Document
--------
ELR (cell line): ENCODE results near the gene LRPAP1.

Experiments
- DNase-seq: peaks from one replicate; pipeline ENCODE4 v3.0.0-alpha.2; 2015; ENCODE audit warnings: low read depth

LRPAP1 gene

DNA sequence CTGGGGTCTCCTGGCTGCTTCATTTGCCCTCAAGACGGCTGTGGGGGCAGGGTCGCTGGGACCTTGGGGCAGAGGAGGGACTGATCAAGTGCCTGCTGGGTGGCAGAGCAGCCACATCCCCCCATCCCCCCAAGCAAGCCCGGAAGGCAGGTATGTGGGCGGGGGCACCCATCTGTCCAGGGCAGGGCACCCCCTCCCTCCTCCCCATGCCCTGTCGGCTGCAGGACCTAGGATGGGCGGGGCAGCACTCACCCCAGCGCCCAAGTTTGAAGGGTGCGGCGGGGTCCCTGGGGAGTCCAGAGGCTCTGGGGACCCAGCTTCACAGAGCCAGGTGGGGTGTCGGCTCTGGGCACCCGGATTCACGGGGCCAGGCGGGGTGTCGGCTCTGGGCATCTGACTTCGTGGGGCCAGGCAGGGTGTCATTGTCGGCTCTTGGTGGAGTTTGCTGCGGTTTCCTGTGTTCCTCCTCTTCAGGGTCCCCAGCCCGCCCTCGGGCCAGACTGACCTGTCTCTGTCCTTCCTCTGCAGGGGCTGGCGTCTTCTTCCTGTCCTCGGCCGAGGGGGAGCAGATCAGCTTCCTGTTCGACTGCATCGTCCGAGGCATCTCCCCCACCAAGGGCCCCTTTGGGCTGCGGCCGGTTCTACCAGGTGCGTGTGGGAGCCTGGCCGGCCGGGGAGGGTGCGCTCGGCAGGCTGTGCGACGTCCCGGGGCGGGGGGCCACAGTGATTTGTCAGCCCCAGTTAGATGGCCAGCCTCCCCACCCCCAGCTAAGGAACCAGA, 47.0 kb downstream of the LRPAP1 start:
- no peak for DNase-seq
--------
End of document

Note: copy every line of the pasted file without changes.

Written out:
ELR (cell line): ENCODE results near the gene LRPAP1.

Experiments
- DNase-seq: peaks from one replicate; pipeline ENCODE4 v3.0.0-alpha.2; 2015; ENCODE audit warnings: low read depth

LRPAP1 gene

DNA sequence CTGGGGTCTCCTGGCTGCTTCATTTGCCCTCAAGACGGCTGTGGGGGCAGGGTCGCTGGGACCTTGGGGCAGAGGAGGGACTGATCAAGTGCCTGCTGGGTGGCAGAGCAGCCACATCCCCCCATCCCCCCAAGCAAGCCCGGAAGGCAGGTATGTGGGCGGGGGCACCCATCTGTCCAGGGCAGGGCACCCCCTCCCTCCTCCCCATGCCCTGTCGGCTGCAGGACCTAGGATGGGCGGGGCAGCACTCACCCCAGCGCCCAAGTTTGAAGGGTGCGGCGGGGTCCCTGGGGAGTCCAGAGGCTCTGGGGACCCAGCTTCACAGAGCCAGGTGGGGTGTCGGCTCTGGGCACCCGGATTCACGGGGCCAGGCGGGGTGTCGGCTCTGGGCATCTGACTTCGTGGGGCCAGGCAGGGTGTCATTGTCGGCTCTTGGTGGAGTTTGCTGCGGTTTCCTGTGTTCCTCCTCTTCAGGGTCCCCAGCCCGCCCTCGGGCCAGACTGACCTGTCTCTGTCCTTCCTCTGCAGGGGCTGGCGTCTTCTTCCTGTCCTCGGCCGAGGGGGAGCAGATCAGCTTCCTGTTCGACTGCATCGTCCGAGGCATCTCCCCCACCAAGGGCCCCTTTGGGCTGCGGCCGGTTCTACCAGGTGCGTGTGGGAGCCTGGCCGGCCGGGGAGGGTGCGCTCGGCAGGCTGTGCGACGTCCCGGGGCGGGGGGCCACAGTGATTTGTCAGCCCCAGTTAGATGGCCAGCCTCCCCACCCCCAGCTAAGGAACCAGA, 47.0 kb downstream of the LRPAP1 start:
- no peak for DNase-seq